ISSN: 2640-7612
Open Journal of Pediatrics and Child Health
Case Report       Open Access      Peer-Reviewed

Trivial trauma as a cause of stroke in children

Clara Rilna Joseph, K Shreedhara Avabratha*, Rashmi Alva and Raghavendra BS#

Depatrtment of Pediatrics, Neurology#, Father Muller Medical College, Mangalore-525002, Karnataka, India
*Corresponding author: K Shreedhara Avabratha, Depatrtment of Pediatrics, Neurology, Father Muller Medical College, Mangalore-525002, Karnataka, India, E-mail: shreedharkdr@fathermuller.in
Received: 26 December, 2019 | Accepted: 31 January, 2020 | Published: 03 February, 2020
Keywords: Stroke; Children; Trivial trauma; Infarct; Head injury

Cite this as

Joseph CR, Avabratha KS, Alva R, Raghavendra BS (2020) Trivial trauma as a cause of stroke in children. Open J Pediatr Child Health 5(1): 001-002. DOI: 10.17352/ojpch.000021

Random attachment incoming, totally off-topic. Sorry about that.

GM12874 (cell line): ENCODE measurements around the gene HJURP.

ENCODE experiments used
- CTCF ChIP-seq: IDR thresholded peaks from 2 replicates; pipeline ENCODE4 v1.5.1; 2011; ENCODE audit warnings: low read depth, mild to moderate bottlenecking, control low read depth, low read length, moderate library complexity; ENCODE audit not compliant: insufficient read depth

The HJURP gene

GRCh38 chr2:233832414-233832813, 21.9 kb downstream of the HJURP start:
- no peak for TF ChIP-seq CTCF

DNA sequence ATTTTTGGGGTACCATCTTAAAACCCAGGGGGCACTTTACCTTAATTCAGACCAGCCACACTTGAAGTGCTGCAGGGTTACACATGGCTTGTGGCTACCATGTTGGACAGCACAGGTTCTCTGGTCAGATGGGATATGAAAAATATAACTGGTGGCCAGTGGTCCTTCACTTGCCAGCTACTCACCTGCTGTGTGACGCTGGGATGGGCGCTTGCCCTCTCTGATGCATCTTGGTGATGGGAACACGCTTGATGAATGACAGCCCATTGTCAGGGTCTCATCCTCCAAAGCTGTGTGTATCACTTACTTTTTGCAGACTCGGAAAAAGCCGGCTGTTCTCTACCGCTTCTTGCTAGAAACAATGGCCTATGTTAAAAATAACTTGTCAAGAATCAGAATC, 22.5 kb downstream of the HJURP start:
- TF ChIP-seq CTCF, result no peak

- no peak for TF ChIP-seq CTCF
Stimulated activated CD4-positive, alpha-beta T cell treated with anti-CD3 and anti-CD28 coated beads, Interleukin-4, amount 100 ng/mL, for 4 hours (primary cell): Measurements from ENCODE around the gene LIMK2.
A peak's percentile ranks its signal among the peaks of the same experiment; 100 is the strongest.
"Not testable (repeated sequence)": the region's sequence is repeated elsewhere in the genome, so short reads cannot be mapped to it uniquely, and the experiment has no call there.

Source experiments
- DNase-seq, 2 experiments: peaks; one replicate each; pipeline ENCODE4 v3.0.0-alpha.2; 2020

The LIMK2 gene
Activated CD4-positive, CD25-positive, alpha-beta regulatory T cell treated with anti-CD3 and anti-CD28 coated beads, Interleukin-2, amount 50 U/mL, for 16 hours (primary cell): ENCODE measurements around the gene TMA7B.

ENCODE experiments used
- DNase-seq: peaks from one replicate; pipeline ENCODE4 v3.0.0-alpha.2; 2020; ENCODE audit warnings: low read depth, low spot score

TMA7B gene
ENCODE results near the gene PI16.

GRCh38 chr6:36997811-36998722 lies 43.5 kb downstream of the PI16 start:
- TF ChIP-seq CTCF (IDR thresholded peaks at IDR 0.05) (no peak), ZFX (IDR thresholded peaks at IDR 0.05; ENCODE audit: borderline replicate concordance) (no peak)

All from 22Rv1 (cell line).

Ischaemic stroke resulting from minor head injury are rare in children, as trauma usually results in intracranial bleed. We report a case who presented with right sided hemiplegic stroke due to trivial trauma. 11 year old girl who was previously healthy, presented with right sided facial palsy and ipsilateral hemiplegia of one day. MRI brain showed left sided middle cerebral artery territory infarct. MR angiography showed left middle cerebral artery territory infarct involving the left gangliocapsular region, left corona radiata and left frontotemporal lobe, suggestive of occlusion. On enquiry mother revealed fall from stairs 3 days back.